Artificial Sweeteners and Sugar Substitutes: A Comparison



Learn more about various sugar alternatives.

Many people are trying to decrease or eliminate sugar from their diets. And with good reason, too. Sugar is being identified more every day by researchers as causing or contributing to a wide variety of health problems.

Many people turn to artificial sweeteners and other sugar substitutes as an alternative way to satisfy their cravings for sweetness without the calories and negative effects of sugar.

But are artificial sweeteners and other sugar substitutes a good idea? Here, we discuss some of the most popular sugar alternatives and some of their pros and cons.

Agave Nectar

This natural sweetener is made from the agave tequiliana plant, which is mostly grown in Mexico. It has fewer calories than sugar, but it is sweeter.

The type of sugar in agave nectar is fructose, which is a particularly unhealthy sugar which causes insulin resistance easily.

While a small amount of agave nectar in your diet might be fine, most experts largely agree that it should be mostly avoided.

Maple Syrup and Honey

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Maple syrup (real, not "pancake syrup") has more nutrients than regular sugar, but you would have to eat too much of it to get close to the recommended amounts of any of them.

In small amounts, maple syrup might be useful as a sweetener, but in general, the two are probably the same with regards to health risks and benefits.

Honey has more glucose, which is the simplest form of sugar for your body to use, than agave or regular table sugar. That means it's good for producing energy fast and might be good to use before or after a workout.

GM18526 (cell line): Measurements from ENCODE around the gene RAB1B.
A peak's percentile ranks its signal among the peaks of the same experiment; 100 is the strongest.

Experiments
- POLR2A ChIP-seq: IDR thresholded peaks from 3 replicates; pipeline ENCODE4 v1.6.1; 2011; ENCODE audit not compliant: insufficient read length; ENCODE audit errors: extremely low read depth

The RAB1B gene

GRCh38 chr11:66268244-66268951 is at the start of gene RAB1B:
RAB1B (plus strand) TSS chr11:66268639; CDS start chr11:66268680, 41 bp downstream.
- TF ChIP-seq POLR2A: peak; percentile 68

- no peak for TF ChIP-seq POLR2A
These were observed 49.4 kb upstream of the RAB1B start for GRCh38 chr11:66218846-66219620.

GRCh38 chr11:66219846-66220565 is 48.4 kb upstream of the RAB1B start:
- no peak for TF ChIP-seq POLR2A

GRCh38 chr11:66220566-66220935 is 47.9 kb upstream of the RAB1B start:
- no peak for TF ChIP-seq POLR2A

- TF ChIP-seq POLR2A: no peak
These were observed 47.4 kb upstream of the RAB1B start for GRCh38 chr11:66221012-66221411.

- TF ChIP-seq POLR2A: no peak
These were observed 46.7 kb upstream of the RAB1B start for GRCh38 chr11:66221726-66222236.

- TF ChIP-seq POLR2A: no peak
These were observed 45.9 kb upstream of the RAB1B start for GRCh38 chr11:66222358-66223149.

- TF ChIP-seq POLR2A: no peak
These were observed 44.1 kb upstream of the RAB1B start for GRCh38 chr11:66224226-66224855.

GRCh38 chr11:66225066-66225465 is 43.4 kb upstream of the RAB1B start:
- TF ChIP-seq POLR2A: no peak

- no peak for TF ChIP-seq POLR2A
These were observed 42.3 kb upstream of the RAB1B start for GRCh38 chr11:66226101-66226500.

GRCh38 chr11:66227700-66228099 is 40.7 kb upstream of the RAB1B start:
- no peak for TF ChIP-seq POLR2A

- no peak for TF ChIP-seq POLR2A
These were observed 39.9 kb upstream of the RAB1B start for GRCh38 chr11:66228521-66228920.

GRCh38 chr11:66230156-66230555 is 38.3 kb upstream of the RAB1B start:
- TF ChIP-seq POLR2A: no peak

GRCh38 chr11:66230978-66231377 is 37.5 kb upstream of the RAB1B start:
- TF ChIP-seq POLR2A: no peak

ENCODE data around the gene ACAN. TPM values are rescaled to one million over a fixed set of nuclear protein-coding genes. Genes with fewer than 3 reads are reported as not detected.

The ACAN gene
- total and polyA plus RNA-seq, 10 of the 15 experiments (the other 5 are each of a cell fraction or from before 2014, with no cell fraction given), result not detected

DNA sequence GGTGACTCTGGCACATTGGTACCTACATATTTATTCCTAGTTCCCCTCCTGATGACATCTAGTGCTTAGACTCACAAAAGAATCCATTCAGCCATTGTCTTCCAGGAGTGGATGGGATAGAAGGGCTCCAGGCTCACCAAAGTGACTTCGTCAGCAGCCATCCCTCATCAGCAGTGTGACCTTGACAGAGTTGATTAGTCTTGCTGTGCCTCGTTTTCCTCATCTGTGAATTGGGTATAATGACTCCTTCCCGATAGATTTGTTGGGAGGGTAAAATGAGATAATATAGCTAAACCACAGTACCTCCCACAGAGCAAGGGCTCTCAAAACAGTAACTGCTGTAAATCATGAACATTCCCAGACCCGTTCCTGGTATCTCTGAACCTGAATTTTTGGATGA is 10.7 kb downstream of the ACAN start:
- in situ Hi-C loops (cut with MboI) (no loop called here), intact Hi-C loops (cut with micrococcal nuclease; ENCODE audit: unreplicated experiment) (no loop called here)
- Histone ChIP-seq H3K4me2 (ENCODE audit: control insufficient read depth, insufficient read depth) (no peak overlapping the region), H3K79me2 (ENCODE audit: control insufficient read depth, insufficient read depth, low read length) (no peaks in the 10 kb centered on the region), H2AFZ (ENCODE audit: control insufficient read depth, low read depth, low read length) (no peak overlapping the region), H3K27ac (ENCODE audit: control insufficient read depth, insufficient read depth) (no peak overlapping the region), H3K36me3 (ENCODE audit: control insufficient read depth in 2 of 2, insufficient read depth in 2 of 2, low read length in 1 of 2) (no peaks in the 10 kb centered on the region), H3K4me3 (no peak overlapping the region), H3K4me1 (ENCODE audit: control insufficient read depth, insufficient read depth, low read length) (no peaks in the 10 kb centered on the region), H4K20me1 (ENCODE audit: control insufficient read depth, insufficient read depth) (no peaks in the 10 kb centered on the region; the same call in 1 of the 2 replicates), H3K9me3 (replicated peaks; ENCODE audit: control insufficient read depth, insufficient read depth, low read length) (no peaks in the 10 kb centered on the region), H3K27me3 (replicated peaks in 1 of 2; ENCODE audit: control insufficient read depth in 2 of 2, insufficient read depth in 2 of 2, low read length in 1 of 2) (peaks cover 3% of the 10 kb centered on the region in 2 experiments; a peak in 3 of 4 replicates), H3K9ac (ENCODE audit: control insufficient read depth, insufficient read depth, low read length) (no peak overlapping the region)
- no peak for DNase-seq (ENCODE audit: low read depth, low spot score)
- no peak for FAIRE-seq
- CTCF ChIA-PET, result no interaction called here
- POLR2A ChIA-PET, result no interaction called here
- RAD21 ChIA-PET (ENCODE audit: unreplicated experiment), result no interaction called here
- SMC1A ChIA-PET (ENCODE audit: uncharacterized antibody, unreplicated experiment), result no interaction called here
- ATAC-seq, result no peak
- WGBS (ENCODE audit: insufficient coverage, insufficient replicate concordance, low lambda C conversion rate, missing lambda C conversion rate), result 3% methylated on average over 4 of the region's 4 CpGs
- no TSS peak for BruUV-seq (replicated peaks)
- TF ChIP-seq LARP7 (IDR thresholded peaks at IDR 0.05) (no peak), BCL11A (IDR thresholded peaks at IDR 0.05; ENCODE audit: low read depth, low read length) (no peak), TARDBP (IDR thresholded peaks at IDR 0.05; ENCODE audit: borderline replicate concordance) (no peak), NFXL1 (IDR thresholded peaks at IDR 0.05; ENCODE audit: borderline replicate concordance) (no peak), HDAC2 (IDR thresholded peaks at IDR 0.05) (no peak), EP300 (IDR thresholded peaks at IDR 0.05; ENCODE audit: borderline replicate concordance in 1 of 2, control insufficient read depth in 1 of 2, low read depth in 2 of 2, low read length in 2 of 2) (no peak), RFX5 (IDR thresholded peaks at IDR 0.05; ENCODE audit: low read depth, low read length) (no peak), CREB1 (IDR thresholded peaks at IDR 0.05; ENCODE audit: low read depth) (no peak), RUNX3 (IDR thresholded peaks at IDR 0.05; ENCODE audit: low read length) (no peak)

Sucralose

The most common sucralose product is Splenda. It is an artificial sweetener that is made by chemically changing sugar, and it has no calories.

New studies are indicating that heating Splenda may change its composition, causing it to be harmful. Studies in rats are showing that sucralose might have a negative effect on gut health, which in itself can have hugely negative health consequences.

The bottom line is that we don't know for sure whether sucralose has negative effects on peoples' health over the long term.

Aspartame

This is an artificial sweetener, and NutraSweet is one brand name for it. Aspartame is broken down into three other compounds before it gets into the blood stream.

There are many claims that aspartame is harmful, and many studies have been done on this artificial sweetener.

Unfortunately, no clear-cut answer has been found by scientists as to whether aspartame is beneficial or detrimental to health.

Saccharin

Saccharin is an artificial sweetener that's man-made and has no calories. In fact, the human body doesn't break down or use saccharin, so it leaves the body in the same form that it enters.

Saccharin is sold under many brand names, including Sweet 'N Low.

Saccharin has been associated with bladder cancer in studies on rats, but a link between it and cancer in humans hasn't been found.

Recent studies indicate that saccharin may interfere with the health of the gut flora, which is being shown more and more to have negative health effects.

The safety of saccharin is still not 100% clear, but most scientists believe it's probably safe for humans to consume.

Still, caution should be taken in consuming more than small amounts of saccharin, and you may wish to avoid it entirely.

Stevia

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Stevia is a natural sweetener that doesn't have any calories. It's made from a plant that grows in South America.

Studies have not shown any negative health effects to stevia. In fact, taking a stevioside supplement (stevioside is one of the sweet compounds in stevia) lowered blood pressure in study participants.

If you decide to use stevia, look for an organic version that doesn't have any additives. The less refined, the better. Also, it's sweeter than sugar, so take care with adding too much to your food or drink.

Xylitol

Xylitol is a sugar alcohol (a hybrid of a sugar and alcohol molecule) that has similar sweetness to sugar but fewer calories.

Xylitol doesn't cause an insulin spike like sugar does, and because it doesn't contain any fructose, it helps people keep their blood sugar levels stable.

Xylitol kills the bad bacteria in the mouth that lead to decay and cavities. Because dental bacteria can cause ear infections in children, xylitol can also decrease the incidence of that painful condition.

Some people experience intestinal gas and bloating when they consume xylitol, but otherwise, no health risks have been identified for humans.

Xylitol is highly toxic to dogs, and death can occur if a dog eats gum, candy, or anything else containing it.


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